After 205 days, Cardiff and Vale University Health Board (UHB) has formally left Ysbyty Calon Y Ddraig, Dragon’s Heart Hospital. The hospital will now complete its decommissioning plan to allow for the reinstatement of the Principality Stadium.
Ysbyty Calon Y Ddraig, Dragon’s Heart Hospital, the second-largest field hospital in the UK, was constructed as part of NHS Wales’ response to Covid-19. The hospital is an example of how Cardiff and Vale UHB worked collaboratively with a wide range of partners including Cardiff Council, Welsh Rugby Union, Cardiff Blues, The Armed Forces, Mott MacDonald, Archus, Q5, BDP and ES Global. To design, build and deliver a hospital in just two weeks, to protect and treat the communities of Cardiff and the Vale of Glamorgan. The temporary hospital extended the Health Board’s capacity to accommodate up to 2,000 patients.
The hospital opened on 20th April and received its first patient on 28th April, with 46 patients being admitted to the hospital during the peak of the Covid-19 pandemic. Patients were cared for by dedicated teams of Cardiff and Vale UHB staff, along with our colleagues at Wales Ambulance Service NHS Trust and St John’s Ambulance Cymru helping ensure patients were safely transferred. It is testament to the dedication of the general public in following the guidance to ‘Stay Home, Protect the NHS and Save Lives’ that prevented Ysbyty Calon Y Ddraig, Dragon’s Heart Hospital needing to be utilised at the level to which had originally been predicted.
Ysbyty Calon Y Ddraig, Dragon’s Heart Hospital will leave a lasting legacy with the hospital becoming a symbol of resilience and standing steadfast in the face of adversity as our community, NHS Wales, the sporting world and the commercial sector all coming together to tackle an unprecedented global pandemic. Across Cardiff and the Vale local businesses showed their support with thousands of donations. This feat of community spirit, the public and private sector collaboration and the ingenuity behind the design, build and operation of the hospital will go down in history.
Cardiff and Vale UHB extend a heartfelt thanks to all those involved, including WRU and Cardiff Blues who remained instrumental in ensuring the communities of Cardiff and the Vale were kept safe in a time of need.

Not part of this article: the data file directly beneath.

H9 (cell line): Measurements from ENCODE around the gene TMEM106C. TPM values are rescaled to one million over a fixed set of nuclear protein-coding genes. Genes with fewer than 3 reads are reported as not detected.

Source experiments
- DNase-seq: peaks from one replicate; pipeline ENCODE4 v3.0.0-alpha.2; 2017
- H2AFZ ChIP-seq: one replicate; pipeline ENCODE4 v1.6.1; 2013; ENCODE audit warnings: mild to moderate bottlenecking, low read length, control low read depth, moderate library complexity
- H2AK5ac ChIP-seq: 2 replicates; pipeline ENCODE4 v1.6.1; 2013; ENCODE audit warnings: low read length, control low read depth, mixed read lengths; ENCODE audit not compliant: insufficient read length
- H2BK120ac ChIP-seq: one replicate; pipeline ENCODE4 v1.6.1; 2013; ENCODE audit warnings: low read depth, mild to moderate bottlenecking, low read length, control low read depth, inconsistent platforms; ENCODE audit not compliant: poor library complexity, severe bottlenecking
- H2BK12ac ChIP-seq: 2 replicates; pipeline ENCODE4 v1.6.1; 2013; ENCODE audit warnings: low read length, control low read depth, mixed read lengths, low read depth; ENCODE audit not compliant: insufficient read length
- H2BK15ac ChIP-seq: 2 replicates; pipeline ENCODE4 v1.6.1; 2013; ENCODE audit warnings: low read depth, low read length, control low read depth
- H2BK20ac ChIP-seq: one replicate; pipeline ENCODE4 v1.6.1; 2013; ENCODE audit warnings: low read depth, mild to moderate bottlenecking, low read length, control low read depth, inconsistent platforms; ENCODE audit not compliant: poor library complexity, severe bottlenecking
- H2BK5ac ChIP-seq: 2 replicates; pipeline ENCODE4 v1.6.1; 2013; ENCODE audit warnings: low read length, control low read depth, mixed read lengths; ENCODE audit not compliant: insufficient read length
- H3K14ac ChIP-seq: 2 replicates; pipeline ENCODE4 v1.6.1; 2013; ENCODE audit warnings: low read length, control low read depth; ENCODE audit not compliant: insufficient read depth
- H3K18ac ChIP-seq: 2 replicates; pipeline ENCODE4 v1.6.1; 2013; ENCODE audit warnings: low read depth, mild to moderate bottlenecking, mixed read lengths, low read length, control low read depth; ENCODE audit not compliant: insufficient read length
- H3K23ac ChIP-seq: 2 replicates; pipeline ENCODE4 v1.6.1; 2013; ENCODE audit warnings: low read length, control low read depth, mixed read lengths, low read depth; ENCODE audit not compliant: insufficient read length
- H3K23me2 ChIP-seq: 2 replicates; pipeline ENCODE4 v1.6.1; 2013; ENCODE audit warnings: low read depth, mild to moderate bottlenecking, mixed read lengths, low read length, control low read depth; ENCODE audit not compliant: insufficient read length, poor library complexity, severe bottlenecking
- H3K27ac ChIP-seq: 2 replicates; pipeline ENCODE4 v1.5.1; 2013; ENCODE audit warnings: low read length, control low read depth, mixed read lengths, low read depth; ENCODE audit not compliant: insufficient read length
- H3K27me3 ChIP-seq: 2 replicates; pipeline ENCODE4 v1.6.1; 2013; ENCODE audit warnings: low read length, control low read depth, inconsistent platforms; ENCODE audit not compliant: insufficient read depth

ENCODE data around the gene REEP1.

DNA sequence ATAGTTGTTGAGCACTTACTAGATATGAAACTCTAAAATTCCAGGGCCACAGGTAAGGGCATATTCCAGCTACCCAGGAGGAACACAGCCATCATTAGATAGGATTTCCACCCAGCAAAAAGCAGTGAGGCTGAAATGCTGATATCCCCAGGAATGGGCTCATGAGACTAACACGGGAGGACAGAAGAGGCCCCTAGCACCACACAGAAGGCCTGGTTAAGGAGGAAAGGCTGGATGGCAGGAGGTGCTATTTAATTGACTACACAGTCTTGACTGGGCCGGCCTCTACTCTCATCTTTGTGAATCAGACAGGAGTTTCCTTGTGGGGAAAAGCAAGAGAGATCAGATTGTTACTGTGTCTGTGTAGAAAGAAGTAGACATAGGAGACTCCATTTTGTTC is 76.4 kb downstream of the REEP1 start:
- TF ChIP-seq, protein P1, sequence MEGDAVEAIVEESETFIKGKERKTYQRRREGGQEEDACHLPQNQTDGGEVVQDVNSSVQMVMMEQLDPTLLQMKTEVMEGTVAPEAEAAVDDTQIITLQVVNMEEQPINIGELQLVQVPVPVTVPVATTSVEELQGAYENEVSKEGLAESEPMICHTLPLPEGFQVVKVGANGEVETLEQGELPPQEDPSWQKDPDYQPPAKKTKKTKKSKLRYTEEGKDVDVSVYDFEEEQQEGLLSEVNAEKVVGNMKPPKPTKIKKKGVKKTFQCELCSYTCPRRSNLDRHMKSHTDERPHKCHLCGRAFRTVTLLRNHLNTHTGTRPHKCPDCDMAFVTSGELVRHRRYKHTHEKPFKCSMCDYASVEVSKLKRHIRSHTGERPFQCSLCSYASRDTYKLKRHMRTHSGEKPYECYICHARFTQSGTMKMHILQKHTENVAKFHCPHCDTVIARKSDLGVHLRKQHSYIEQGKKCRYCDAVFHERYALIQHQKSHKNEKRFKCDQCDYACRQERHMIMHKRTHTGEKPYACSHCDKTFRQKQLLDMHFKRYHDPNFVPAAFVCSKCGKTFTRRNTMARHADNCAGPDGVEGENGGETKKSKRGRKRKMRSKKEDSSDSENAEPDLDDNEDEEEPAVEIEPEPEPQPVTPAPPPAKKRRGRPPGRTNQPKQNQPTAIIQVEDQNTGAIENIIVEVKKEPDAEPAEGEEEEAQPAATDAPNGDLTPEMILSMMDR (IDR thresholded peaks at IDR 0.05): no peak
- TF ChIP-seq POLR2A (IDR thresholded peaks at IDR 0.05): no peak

The key learnings from the hospital have been utilised for the new Lakeside Wing at University Hospital of Wales, with the first phase of the build scheduled to be complete on 25th November 2020. The temporary facility will accommodate up to 400 beds – with an additional 200 beds to be made available across Cardiff and Vale UHB’s other sites, meeting Covid-19 requirements set out by the Welsh Government.
Martin Driscoll, Deputy Chief Executive at Cardiff and Vale University Health Board, said: “On behalf of CAVUHB and all of the staff and patients we provide services for, thank you for this incredible feat and for enabling us to reassure our communities we were prepared for whatever the pandemic threw at us, the DHH and its iconic place- the stadium has shown us team sport at its very best and this is true of how everyone responded – Diolch yn Fawr, thank you.”
Steve Phillips, CEO at WRU, said: ‘Being able to offer Principality Stadium to the National Health Service and Welsh Government to assist in the fight against Covid-19 has been a privilege. The Dragon’s Heart Hospital demonstrates the extent of successful collaboration and what can be achieved when people in Wales come together; and I’m extremely proud of the WRU staff who played a key part in the successful development and delivery of the temporary surge hospital within our stadium.
‘We agreed with Cardiff and Vale University Health Board that the stadium was to be handed back to us mid-November and we can now begin work on reinstating the stadium, as we look forward to the Six Nations in 2021.’